Archive: September 11th, 2009

Mets Game 141: Loss to Phillies

Phillies 4 Mets 2

An uninspiring loss on a gloomy day of sad memories through stormy weather.

Nelson Figueroa wasn’t pretty, but he did the job, holding the Phils to two runs in 5 1/3 innings while scattering 9 hits and 5 walks. He struggled every inning but somehow managed to keep too many runs from scoring. Unfortunately, the Mets offense was completely handcuffed by Cole Hamels, who allowed only one run through 6 2/3 innings.

Hamels earned his first win over the Mets since 2006, and his ninth victory of the season.


Hamels had an intriguing approach in this game, relying predominantly on his change-up and other soft stuff to set up his fastball, which he used sparingly. Generally you see more fastballs on a windy, rainy day, but the plan worked well for Hamels. The Mets waved weakly at the low-speed hurls and froze when the 90+ heaters entered the zone. In fact it looked as though the umpire was surprised at some of the fastballs, to the point where he might have missed a few calls that should’ve been strikes.

When Angel Pagan made a nice running catch to nab a Carlos Ruiz fly ball in the seventh, Keith Hernandez remarked, “That was ‘Carlos Beltran-esque’. Angel Pagan can go get ’em, he’s an excellent defensive outfielder”. He forgot to add, “when he’s not running into other outfielders, misjudging fly balls, taking bad routes to balls in the gap, and forgetting how many outs there are.” Otherwise, yeah, he’s “excellent” out there.

Jeremy Reed is quietly winning a job as a fourth or fifth outfielder next year — though it may not be for the Mets. He ripped his 15th pinch-hit of the season, which would’ve scored anyone in baseball from second other than Omir Santos or Ramon Castro (unfortunately, Santos was the runner). Having that kind of bat in the late innings is hard to find, and rarely found matched with a plus-plus glove and above-average speed. However, I doubt the Mets will pay the $1M+ he’ll command. Watch him get non-tendered and hook up with someone else next year.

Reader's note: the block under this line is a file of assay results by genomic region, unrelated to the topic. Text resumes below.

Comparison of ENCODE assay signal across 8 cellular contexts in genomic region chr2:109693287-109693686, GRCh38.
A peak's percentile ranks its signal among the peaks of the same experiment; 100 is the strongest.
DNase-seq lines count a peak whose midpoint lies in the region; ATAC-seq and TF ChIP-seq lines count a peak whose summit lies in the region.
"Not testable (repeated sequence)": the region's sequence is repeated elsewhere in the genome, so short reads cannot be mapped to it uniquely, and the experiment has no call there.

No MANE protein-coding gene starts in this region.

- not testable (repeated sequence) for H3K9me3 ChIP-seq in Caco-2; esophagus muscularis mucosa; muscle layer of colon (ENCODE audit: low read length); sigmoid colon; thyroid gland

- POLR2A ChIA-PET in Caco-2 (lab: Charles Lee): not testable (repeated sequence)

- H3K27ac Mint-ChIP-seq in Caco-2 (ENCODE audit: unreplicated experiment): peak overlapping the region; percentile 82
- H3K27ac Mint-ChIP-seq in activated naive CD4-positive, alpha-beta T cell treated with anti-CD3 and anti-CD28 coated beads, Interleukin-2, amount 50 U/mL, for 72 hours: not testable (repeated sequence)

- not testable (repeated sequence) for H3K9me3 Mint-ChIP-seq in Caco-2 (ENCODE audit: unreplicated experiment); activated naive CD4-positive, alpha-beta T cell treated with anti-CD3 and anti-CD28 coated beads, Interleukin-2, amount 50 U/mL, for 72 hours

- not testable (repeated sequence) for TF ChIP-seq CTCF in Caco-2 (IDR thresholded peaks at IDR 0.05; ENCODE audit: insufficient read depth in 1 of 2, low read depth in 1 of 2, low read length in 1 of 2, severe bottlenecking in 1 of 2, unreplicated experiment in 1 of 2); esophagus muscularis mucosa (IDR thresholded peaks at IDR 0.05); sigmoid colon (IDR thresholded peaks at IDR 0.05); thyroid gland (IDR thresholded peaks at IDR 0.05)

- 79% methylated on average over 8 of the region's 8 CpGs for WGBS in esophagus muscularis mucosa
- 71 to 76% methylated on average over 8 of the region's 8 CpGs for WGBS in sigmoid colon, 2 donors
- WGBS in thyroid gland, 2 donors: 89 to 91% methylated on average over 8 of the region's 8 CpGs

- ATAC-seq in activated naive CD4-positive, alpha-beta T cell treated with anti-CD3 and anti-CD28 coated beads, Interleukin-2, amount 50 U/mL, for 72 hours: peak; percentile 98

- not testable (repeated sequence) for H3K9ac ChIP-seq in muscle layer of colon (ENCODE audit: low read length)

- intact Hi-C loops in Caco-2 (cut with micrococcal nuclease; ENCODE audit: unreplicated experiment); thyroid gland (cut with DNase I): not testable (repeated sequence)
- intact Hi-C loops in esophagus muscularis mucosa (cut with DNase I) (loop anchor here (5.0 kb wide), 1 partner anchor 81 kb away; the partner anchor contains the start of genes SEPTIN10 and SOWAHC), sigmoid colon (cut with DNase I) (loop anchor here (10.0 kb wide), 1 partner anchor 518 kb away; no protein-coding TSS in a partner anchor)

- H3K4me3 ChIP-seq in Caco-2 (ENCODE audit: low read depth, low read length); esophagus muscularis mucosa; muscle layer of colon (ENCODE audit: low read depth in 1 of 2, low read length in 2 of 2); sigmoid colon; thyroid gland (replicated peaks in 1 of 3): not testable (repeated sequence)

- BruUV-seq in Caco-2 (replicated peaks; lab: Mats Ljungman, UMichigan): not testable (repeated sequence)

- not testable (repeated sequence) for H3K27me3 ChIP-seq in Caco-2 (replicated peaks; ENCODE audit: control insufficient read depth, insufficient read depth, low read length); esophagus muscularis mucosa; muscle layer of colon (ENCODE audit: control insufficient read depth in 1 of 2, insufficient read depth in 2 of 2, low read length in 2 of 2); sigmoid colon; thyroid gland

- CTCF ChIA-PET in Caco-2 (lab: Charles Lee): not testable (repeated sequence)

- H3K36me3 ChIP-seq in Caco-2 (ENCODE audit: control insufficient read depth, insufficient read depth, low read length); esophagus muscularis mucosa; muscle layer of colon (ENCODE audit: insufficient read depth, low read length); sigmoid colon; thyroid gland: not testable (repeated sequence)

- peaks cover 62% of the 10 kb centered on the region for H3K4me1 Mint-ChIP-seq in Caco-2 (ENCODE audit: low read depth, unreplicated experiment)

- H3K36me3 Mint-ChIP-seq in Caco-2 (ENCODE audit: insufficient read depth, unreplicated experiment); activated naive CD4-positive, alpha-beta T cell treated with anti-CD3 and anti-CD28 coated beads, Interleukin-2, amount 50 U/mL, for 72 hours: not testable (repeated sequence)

Things are so bad that I caught myself rooting for Jimmy Rollins and Jayson Werth at certain points in the game. Sorry, but it’s hard for a former player not to appreciate the effort and execution of the Phillies. They’re tough, motivated, unflappable, confident, and polished.

The Mets have now lost four in a row, and are 19 games behind the league-leading Phillies. I’m not certain, but I think one more loss this weekend will mathematically eliminate the Mets from the NL East championship.

Next Mets Game

The Mets and Phillies do it again at 4:05 PM on Saturday afternoon. Eternal enigma Mike Pelfrey faces the ageless Jamie Moyer.


One Slugger Isn’t the Fix

Rob Neyer touched a nerve many Mets fans didn’t appreciate when he suggested that Dan Murphy wasn’t good enough to play first base. Remarkably, Neyer was much more direct, blunt, and critical than me. For instance, I still stand by my thought that Murphy can be a Don Money / Chone Figgins / Mark DeRosa type of “supersub” on a championship-caliber team — someone who plays nearly every day but at different positions. But if he’s the everyday first baseman, the Mets will need more than one slugger in left field to offset the expected lack of production.


Mets Game 140: Loss to Marlins

Marlins 13 Mets 4

The sweepless series streak comes to an end — at the fins of the Fish, no less.